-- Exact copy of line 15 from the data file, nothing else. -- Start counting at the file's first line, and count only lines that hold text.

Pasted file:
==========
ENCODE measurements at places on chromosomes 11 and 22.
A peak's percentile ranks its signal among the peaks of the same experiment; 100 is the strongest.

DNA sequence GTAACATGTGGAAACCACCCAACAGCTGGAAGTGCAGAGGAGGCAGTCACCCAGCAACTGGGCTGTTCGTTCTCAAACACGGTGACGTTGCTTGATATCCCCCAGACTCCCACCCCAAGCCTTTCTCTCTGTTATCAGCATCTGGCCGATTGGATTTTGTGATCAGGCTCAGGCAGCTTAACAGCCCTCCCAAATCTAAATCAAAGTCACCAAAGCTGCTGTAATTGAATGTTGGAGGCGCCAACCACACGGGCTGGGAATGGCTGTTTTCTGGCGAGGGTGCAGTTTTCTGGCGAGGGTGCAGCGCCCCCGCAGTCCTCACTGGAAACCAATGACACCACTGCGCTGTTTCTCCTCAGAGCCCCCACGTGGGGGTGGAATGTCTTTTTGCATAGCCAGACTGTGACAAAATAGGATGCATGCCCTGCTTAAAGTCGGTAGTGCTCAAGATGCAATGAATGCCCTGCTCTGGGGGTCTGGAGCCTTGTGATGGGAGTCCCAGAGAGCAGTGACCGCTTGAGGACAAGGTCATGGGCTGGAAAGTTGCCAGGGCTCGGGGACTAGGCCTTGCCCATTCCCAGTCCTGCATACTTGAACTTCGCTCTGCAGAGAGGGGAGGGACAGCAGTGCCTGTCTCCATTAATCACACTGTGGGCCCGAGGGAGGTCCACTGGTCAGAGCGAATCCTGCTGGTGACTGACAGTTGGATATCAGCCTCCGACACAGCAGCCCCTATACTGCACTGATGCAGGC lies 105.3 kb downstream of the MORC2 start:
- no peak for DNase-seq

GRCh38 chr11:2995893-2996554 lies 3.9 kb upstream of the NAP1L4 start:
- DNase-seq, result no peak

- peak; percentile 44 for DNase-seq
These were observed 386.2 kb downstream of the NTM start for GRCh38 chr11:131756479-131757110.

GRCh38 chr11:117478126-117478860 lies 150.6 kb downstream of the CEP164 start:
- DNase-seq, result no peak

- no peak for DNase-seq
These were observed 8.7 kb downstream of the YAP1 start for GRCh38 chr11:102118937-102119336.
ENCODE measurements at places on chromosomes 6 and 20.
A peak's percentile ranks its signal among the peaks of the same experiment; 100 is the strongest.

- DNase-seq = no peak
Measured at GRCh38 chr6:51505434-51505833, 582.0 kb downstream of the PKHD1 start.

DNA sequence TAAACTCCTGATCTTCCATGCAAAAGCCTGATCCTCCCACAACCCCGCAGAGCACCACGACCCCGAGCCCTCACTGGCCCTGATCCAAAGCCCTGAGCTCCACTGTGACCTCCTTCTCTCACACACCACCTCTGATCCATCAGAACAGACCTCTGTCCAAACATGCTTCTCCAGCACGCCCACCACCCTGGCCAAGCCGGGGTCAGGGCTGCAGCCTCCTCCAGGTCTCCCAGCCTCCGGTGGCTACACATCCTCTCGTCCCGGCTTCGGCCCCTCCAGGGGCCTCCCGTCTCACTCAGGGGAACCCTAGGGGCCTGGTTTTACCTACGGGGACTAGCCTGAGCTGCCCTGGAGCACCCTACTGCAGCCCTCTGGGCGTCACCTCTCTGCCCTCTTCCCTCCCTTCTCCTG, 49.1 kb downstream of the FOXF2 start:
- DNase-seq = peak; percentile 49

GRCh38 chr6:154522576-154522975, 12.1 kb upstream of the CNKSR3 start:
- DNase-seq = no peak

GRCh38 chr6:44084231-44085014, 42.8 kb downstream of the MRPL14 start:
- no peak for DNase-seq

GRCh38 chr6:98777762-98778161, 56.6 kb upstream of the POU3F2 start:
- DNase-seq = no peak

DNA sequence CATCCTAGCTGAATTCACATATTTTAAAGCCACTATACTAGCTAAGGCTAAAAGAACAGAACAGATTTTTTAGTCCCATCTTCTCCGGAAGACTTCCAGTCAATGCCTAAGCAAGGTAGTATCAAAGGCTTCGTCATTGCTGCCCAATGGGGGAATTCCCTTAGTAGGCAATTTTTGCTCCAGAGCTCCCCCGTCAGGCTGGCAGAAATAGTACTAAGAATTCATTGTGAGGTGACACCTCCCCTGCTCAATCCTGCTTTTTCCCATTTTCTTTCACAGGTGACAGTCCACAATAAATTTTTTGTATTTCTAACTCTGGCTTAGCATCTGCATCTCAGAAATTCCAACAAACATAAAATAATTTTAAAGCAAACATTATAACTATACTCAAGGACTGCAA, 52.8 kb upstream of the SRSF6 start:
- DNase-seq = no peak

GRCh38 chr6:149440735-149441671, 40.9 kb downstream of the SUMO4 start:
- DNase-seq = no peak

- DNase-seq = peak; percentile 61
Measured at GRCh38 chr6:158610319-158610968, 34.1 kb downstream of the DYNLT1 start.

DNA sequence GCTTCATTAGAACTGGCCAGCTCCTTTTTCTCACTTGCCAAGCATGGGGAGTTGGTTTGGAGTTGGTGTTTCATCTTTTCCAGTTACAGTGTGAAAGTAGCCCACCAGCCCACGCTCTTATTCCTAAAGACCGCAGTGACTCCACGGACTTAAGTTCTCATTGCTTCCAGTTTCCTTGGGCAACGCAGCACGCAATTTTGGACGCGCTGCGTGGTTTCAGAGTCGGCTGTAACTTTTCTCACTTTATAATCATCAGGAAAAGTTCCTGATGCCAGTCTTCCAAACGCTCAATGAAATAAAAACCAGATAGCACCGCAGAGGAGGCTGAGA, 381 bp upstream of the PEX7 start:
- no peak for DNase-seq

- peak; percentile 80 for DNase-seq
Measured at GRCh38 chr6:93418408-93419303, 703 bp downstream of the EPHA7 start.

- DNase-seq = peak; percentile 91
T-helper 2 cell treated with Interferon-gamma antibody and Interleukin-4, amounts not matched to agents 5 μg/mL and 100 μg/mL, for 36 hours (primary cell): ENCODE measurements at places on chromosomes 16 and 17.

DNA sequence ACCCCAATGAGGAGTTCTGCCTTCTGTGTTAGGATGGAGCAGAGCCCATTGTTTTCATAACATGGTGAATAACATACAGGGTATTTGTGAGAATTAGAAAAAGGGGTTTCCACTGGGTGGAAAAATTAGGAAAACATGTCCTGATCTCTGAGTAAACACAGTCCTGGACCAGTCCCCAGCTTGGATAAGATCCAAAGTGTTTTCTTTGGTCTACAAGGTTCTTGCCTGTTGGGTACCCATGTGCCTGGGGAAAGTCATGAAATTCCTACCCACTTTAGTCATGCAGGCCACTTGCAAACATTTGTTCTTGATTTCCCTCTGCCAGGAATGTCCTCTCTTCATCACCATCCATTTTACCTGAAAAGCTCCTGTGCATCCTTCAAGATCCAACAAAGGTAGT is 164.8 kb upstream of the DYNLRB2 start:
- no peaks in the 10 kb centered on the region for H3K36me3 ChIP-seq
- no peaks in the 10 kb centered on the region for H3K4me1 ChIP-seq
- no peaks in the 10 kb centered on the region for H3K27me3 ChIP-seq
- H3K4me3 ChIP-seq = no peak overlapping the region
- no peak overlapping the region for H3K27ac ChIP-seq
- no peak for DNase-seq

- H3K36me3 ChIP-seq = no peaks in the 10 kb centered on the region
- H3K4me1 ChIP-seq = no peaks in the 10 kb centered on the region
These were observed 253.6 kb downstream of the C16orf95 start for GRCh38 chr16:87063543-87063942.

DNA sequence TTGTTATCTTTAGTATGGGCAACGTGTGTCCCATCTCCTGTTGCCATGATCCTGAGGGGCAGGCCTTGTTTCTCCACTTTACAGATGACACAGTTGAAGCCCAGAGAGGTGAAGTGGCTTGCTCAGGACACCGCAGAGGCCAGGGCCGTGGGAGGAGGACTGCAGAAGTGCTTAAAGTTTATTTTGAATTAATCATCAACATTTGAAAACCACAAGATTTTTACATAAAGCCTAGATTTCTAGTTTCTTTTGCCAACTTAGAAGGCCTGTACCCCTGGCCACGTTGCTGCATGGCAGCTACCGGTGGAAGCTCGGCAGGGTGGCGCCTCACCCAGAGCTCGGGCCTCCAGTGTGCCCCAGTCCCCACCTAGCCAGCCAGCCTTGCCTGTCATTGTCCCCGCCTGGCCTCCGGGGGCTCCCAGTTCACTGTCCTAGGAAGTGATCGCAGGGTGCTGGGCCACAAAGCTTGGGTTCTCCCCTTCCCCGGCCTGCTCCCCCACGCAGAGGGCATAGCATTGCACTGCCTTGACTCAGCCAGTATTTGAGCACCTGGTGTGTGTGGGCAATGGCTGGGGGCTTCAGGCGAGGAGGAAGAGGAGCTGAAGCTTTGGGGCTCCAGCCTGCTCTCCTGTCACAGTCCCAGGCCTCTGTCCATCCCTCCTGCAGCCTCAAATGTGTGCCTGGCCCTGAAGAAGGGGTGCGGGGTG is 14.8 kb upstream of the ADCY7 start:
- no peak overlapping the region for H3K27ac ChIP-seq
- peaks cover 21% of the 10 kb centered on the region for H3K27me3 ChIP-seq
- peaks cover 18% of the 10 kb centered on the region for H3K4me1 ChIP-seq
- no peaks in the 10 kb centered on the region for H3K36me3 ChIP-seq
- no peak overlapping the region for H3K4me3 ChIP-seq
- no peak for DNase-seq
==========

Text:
- DNase-seq = no peak